Last fall, more than three-quarters of Shortridge students were Black or Latino. Lee said historic medical mistreatment of these communities has eroded trust in the COVID vaccine. Some students even make fun of people for getting the shot.

Marion County officials hope to ramp up vaccinations among 12- to 18-year-olds before the start of the school year to enable relaxed masking and social distancing restrictions. But lower vaccination rates among Black and Latino students pose a large concern.

Dr. Virginia Caine, director of the Marion County Public Health Department, said vaccine hesitancy worries her, especially because COVID vaccination rates for Black and Latino residents trail behind those of white residents — 10 and 16 percentage points lower, respectively, according to county data. The rate for Asian residents is also low.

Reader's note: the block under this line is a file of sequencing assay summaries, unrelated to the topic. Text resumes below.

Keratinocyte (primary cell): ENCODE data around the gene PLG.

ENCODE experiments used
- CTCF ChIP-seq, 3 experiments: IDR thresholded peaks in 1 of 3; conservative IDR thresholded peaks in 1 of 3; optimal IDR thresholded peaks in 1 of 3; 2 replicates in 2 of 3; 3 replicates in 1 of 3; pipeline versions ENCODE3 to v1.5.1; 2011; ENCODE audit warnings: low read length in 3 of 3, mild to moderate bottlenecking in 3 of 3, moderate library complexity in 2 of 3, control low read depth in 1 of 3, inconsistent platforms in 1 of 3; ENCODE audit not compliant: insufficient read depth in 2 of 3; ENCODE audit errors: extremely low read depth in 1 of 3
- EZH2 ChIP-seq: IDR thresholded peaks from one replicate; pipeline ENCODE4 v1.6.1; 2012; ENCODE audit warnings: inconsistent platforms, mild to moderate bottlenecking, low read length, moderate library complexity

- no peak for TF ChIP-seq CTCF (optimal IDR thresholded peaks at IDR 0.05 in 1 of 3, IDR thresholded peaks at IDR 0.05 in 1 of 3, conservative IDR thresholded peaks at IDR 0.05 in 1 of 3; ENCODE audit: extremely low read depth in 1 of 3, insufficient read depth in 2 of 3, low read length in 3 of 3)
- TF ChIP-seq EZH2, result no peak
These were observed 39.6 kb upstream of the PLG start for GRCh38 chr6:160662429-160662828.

“We have low rates of vaccination in the African American community,” Caine said. “I’m very concerned about that.”

As of Sunday, just under 8% of 12- to 15-year-olds and 24% of 16- to 19-year-olds in the county were fully vaccinated, according to the county.

The proportion of vaccinated 12- to 18-year-olds will largely determine public health guidance for schools this fall, which Caine plans to release in late July. Caine said potential spread of the more contagious delta COVID variant will also play a role.

Read the full article about COVID vaccine hesitancy among Black and Latino students concerns Indianapolis officials by Carson TerBush at Chalkbeat.